There are so many exercises that will make learning interesting and we will go through a few of them.

Naturally, we won’t go through each possible exercise for chord technique but we will go through some of them that might get you on the right track and give you something that will help you improve your guitar playing skills.

Exercise 1

Tale two chords and practice switching between them. Start slow and try to build speed over time. You can take any two chords that you like, but it is a good idea to start with two open chords like A major and E major.

These chords are also important because they are based on the low E string and the A string. They are also the basis for barre chords. 

Exercise 2

This is another two-chord exercise, but it is important because many beginners struggle with switching between G major and D major chords. You can also use the ring finger as a pivot finger which we mentioned before.

This way, your other fingers will move around the ring finger which will stay in one place throughout the entire exercise. Once again, you should start slow and build your speed over time.

Exercise 3

This is a simple chord progression that you can use to improve both G to D changes as well as adding A minor chord. It is one of the most common chord progressions and you might even recognize a few songs that use this.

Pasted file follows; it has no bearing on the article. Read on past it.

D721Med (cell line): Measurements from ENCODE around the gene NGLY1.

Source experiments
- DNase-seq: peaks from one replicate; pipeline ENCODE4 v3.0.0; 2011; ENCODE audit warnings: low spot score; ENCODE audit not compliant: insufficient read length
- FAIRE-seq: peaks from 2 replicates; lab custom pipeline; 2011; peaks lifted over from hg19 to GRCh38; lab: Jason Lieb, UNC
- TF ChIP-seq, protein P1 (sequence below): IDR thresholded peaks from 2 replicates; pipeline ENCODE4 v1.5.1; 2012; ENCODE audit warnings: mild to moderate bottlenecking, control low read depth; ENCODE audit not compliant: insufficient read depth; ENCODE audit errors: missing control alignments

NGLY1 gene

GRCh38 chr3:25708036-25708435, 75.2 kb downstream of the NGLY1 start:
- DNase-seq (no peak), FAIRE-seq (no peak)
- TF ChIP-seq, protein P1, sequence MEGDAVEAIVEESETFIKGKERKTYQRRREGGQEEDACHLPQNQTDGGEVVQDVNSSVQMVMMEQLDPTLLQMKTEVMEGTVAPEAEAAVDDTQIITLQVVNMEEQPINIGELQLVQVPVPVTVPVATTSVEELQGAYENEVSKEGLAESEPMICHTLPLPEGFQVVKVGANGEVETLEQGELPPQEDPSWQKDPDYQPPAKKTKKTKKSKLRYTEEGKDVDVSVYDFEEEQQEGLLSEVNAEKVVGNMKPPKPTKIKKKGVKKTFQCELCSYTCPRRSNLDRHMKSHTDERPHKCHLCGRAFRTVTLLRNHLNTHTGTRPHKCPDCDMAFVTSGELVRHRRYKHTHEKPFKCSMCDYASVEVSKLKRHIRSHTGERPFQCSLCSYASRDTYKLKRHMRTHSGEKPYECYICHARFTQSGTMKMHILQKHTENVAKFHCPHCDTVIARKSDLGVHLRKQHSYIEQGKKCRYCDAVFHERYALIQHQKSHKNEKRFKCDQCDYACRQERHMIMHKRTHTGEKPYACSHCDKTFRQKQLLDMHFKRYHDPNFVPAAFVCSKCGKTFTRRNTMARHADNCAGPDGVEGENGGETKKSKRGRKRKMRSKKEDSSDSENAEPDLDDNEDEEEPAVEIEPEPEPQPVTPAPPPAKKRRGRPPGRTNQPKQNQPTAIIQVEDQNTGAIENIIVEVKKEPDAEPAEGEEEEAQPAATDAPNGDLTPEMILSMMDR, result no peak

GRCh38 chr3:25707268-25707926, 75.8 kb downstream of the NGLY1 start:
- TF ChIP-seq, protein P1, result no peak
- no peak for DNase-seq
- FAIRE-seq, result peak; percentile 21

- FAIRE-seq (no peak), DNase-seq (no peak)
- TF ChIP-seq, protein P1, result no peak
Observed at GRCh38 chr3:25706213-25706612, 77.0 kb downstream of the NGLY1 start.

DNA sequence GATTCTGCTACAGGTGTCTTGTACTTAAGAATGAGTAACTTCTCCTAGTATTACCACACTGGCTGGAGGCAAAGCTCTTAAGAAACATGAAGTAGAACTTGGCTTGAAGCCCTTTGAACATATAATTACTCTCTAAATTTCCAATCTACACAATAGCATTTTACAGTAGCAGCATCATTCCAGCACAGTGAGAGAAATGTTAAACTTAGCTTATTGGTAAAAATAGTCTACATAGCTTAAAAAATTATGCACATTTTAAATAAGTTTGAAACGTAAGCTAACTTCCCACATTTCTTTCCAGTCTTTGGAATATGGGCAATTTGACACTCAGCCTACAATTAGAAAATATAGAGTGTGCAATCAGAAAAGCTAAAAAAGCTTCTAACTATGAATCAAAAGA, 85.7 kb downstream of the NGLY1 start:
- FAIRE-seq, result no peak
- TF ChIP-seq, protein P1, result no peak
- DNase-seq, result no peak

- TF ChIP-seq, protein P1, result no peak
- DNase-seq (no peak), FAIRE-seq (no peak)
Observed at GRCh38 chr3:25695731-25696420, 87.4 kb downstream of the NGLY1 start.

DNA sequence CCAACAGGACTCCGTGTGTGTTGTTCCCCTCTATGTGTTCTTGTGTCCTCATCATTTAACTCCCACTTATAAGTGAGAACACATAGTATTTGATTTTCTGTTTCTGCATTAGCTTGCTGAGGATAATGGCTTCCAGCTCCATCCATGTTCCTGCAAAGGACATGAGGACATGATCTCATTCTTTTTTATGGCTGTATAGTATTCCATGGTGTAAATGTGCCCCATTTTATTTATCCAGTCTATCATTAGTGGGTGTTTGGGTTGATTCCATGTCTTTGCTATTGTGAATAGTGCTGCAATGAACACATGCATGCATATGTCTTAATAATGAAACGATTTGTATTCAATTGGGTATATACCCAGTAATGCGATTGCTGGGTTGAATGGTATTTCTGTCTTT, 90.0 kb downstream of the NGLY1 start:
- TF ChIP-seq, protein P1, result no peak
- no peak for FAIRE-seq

Exercise 4

Now, let’s do the one with C major. You will start with E minor, switch to C major, and end with A major. Start slow and practice switching with these three chords.

Exercise 5

This one is to spice things up a bit. We have four chords that you need to play – A minor, followed by a C major, followed by a D major, and finally F major.

As you can see, for F major you will have to play all six strings where the index finger will fret the entire neck on the first fret. It might not be the easiest thing to do, but you should start practicing barre chords as well.

Interestingly, these chords are used to play House of the Rising Sun by the Animals, so if you could always practice along with the recording when you improve your chord switching speed.

If you feel like these exercises are not enough for you and you want to practice more you can check out 15 Famous Easy Guitar Songs With 3 Chords For Beginners, a list I compiled just for you.

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Jacob

I have been playing guitar since 2004. As long as I can remember I always had a huge passion for rock music and I extremely enjoy playing it. Helping people on their rock journey is what drives me to keep on playing. Read More About Me

6 thoughts on “17 Tips & 5 Exercises To Improve Your Guitar Chord Changing

  1. What a really well written and honest article I am at the point of a kind of stagnation! Stuck at a certain point of progress This list of practice techniques has rejuvenated my enthusiasm.